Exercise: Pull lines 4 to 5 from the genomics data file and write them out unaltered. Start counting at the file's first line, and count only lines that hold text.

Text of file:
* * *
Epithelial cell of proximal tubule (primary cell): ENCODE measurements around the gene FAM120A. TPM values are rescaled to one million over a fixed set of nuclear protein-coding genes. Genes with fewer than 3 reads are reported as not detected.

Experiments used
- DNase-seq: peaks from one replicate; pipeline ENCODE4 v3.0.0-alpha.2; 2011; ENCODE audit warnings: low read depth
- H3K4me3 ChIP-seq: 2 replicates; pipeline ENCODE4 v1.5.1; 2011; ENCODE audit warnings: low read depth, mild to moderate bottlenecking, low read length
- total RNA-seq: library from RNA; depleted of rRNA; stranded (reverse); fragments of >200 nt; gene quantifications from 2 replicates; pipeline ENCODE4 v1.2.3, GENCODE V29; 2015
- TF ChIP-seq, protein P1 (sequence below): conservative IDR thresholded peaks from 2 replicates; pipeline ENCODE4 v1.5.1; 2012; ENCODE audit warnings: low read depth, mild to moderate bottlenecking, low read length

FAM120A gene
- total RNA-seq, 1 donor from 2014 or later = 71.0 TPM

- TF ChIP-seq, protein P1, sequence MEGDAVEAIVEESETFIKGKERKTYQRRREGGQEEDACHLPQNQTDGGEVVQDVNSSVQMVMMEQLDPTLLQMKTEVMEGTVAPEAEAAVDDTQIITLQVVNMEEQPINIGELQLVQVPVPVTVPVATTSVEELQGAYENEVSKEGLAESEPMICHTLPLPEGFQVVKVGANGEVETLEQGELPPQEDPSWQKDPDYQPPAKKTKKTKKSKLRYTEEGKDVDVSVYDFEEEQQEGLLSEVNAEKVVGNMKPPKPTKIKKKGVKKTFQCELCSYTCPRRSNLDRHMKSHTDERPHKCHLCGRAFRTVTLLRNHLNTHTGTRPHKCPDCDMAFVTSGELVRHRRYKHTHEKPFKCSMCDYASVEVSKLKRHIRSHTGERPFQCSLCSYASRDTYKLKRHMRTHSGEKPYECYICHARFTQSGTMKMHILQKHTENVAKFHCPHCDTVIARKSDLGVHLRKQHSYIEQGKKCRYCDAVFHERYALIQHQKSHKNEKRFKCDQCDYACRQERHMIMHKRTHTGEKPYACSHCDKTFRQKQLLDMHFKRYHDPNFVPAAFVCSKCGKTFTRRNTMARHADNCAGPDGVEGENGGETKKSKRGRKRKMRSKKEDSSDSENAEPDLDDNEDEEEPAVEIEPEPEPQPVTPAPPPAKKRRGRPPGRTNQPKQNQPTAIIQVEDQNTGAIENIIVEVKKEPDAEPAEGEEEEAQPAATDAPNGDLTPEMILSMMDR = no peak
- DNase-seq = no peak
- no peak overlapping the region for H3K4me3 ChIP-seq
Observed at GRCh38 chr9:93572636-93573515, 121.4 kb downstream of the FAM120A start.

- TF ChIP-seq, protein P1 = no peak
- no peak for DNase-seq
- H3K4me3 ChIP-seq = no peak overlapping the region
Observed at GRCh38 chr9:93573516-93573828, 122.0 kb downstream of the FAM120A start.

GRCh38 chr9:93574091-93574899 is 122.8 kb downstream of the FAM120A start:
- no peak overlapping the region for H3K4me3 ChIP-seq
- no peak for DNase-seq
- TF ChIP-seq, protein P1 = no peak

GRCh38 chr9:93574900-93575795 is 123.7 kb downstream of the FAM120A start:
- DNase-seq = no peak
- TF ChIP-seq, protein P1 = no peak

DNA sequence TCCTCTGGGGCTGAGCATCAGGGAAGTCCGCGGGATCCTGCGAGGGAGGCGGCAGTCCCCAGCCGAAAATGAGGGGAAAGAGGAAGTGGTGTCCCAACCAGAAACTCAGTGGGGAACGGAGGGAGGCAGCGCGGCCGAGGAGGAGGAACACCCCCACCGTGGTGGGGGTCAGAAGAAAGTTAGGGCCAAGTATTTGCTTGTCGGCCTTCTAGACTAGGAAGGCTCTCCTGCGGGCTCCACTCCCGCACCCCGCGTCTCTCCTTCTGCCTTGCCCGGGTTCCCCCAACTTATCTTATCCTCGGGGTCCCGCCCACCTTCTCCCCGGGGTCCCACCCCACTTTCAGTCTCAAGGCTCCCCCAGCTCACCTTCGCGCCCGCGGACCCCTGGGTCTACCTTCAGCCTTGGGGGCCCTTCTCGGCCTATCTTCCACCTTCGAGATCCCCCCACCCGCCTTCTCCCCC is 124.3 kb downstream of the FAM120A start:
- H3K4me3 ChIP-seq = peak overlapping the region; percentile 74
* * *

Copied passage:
- H3K4me3 ChIP-seq: 2 replicates; pipeline ENCODE4 v1.5.1; 2011; ENCODE audit warnings: low read depth, mild to moderate bottlenecking, low read length
- total RNA-seq: library from RNA; depleted of rRNA; stranded (reverse); fragments of >200 nt; gene quantifications from 2 replicates; pipeline ENCODE4 v1.2.3, GENCODE V29; 2015